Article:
Helen Tiffin

1) How does your research engage with the theme of ‘conserving’?

My current research is on the (unfortunately, and in some ways insoluble) vexed relationship(s) between animal welfare proponents and environmentalists. Though their interests should be united, in persuading a generally uncaring majority to consider the interests of the “more than human world” (Philosopher Val Plumwood’s term), they are often at odds, philosophically, ethically and in practice. At this time, my focus is on “alien” eradications, by shooting, poison drop, etc in order to restore “pristine” environments. But as Fred Pearce points out, biodiversity is perhaps going to increasingly rely on aliens to form a “new wild”. Meantime, many animals/ environments are being subjected to “cruel conservation” in what may be a misguided attempt to turn back the clock.

2) How does your particular academic discipline tend to approach questions of conservation, and how does your own work differ?

My original discipline was literary studies, and I worked on the ways in which animals, environments, and conservation measures were represented, historically, and in the present, in all kinds of writing, including scientific accounts. But I also have a Science degree, so some of my work differs radically from that generally done in English or Literary Studies departments, though some is congruent with the area of Cultural Studies, often grafted on to Literature and Communications disciplines.( e.g. my last published article, “Do Insects Feel Pain?“, was a summary of significant scientific research on the Insecta from 1980 to the present. The second last was on the ways in which the Congo region of Africa has been represented, in fiction and reportage, in the nineteenth and twentieth centuries. Last (co- authored) monograph was ” Wild Man from Borneo: a cultural history of the Orangutan“.

3) What, in your view, are biggest problems with some of the public discourse surrounding conservation?

(a) From an Australian point of view, not nearly enough public discourse, with the exception of climate change. Even the latter is driven usually by economic considerations. And in the current case of the Great Barrier Reef endangerment by the massive Adani coal mine, and the incredibly dangerous Abbot Point loading facility, Government secrecy and draconian measures recently undertaken to actually prevent public discourse.

( b) “Habitat loss” is a useful euphemism for relentless human population expansion and economic greed. But the passive form, and the apparently agent -less happening of “habitat loss”, helps keep discussion of human overpopulation out of the arena. But we have reached the point where, if we wish to have any biodiversity on the planet, we must begin to discuss it. Once humans are here, we have an absolute duty to look after them as best we can; but the right to bring as many into the world as we choose, is a rather different matter. This taken for granted right does need serious discussion, in spite of its unpalatable historical associations, if we are to have any “conservation” of species apart from the human.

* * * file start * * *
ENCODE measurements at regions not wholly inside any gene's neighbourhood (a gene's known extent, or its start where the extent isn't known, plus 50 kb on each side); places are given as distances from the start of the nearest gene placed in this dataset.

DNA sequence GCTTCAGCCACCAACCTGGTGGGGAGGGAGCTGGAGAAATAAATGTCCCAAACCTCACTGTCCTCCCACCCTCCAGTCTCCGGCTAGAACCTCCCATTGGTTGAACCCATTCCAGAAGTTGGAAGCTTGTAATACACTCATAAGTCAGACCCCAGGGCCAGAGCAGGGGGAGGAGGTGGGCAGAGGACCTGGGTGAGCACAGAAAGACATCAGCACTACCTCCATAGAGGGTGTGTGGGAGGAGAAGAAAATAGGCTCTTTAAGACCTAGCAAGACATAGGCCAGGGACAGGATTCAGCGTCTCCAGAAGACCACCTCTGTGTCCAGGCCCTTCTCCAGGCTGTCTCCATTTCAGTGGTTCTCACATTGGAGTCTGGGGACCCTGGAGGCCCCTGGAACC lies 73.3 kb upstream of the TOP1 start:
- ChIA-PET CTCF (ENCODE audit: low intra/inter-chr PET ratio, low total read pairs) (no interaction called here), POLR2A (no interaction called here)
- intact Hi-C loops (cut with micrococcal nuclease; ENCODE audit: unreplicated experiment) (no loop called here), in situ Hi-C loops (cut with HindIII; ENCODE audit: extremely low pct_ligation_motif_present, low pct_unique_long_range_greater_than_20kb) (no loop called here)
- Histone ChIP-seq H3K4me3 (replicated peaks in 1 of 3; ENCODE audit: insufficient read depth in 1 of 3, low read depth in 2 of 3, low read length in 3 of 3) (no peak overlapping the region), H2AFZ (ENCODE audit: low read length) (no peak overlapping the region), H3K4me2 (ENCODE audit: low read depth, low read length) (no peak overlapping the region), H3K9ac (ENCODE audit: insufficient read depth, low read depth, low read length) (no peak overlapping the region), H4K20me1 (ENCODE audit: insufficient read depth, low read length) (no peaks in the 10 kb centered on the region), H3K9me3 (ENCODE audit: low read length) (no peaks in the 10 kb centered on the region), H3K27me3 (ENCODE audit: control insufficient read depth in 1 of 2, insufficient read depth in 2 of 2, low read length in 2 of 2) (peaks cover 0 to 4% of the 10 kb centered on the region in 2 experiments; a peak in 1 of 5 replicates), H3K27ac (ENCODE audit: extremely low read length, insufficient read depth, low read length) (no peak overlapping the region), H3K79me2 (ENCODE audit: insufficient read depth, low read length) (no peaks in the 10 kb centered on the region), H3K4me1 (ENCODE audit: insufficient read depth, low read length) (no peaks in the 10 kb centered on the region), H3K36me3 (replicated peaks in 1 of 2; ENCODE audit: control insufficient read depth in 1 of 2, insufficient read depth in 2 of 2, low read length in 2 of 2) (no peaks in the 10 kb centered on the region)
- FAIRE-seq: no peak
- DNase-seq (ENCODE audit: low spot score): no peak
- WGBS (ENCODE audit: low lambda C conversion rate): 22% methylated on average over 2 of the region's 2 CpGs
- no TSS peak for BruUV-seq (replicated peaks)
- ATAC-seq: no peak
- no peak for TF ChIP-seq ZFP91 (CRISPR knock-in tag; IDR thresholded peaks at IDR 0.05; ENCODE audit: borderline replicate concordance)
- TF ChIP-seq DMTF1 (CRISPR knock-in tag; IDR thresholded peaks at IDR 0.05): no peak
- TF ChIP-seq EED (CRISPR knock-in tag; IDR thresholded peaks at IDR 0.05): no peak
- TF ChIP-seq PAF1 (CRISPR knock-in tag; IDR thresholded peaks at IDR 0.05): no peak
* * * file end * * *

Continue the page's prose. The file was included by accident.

( c) Whether assumed through rights, religions, or economics, the normative assumption of anthropocentrism needs unsettling.

Rosaleen Duffy
1) How does your research engage with the theme of ‘conserving’?

My work examines the global politics of wildlife conservation, and I have mostly focused on the role of the conservation movement in the global South. What I am most interested in is how conservation practice can be made more socially just – for me it is important to examine how conservation intersects with race, gender, colonial history, the dynamics of capitalism, and concerns about global security. This is essential in order to build better practice in the future.

2) How does your particular academic discipline tend to approach questions of conservation, and how does your own work differ?

My ‘home discipline ‘ of Politics and International Relations is not known for a large body of work on conservation. In a sense that has been positive because this prompted me to engage with other disciplines in a search for explanations, theoretical framings and methodological approaches. I count myself as a political ecologist – which squarely addresses the politics of global environmental change, including wildlife conservation and seeks to develop the notion of the production of nature to move beyond narratives of destruction and construction of nature.

3) What, in your view, are biggest problems with some of the public discourse surrounding conservation?

I will confine my comments to wildlife conservation in Africa – the public discourse is dominated by the need to save charismatic megafauna (elephants, rhinos, gorillas, lions), This narrows the focus and allows conservation to sidestep the more awkward questions about how conservation is linked in to a colonial history, how it can perpetuate racial stereotypes (particularly evident in debates about poaching), and how it can be responsible for exclusion and (sometimes) violent dispossession of some of the worlds most marginalised communities.

[The BASN ‘Conserving’ Conference was held at the University of Sheffield on 18th/19th November in conjunction with ShARC]

Reading Group: Dinesh Wadiwel’s The War Against Animals

Join us for our first reading group session looking at the Introduction from Dinesh Wadiwel’s The War Against Animals

In The War Against Animals, Dinesh Wadiwel draws on critical political theory to provide a provocative account of how our mainstay relationships with animals are founded upon systemic hostility and bio-political sovereign violence.